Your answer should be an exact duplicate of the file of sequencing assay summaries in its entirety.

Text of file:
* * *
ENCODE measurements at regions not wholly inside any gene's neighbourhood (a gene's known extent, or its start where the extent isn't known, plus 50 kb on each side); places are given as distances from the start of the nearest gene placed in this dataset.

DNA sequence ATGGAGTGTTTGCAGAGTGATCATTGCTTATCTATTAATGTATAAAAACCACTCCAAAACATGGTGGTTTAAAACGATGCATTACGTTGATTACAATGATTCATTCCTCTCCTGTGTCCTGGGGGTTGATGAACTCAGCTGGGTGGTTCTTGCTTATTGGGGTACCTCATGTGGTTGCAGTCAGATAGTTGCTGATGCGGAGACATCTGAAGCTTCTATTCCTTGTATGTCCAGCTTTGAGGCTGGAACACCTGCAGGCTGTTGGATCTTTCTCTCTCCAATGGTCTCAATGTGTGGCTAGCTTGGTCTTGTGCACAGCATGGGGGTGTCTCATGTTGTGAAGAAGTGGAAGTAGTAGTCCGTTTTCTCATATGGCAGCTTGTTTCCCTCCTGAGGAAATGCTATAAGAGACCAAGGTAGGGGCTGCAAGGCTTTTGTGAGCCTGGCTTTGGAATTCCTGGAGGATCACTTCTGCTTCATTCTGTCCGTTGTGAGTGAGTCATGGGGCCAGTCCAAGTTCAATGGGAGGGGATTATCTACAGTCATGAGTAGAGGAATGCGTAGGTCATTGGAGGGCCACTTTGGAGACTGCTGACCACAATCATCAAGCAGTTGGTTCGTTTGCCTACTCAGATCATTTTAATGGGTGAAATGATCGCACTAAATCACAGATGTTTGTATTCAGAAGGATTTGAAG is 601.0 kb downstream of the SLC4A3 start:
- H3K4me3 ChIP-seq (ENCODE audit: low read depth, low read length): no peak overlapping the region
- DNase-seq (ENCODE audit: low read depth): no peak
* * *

ENCODE measurements at regions not wholly inside any gene's neighbourhood (a gene's known extent, or its start where the extent isn't known, plus 50 kb on each side); places are given as distances from the start of the nearest gene placed in this dataset.

DNA sequence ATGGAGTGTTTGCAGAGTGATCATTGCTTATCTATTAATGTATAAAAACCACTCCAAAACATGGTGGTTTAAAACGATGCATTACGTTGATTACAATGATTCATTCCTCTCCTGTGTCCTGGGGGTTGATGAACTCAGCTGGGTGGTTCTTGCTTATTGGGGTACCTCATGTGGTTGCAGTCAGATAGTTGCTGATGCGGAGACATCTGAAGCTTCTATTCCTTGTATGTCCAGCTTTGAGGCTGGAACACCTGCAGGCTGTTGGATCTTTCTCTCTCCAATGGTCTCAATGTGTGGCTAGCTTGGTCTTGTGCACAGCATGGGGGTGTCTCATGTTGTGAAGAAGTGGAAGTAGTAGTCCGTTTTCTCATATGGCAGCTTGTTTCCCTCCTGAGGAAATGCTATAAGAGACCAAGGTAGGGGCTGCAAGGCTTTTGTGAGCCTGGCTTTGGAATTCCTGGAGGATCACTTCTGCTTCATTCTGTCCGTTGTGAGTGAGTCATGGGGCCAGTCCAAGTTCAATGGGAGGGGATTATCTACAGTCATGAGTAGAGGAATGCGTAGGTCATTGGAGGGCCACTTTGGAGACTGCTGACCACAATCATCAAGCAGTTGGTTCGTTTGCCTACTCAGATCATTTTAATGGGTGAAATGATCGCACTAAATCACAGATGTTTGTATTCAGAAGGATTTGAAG is 601.0 kb downstream of the SLC4A3 start:
- H3K4me3 ChIP-seq (ENCODE audit: low read depth, low read length): no peak overlapping the region
- DNase-seq (ENCODE audit: low read depth): no peak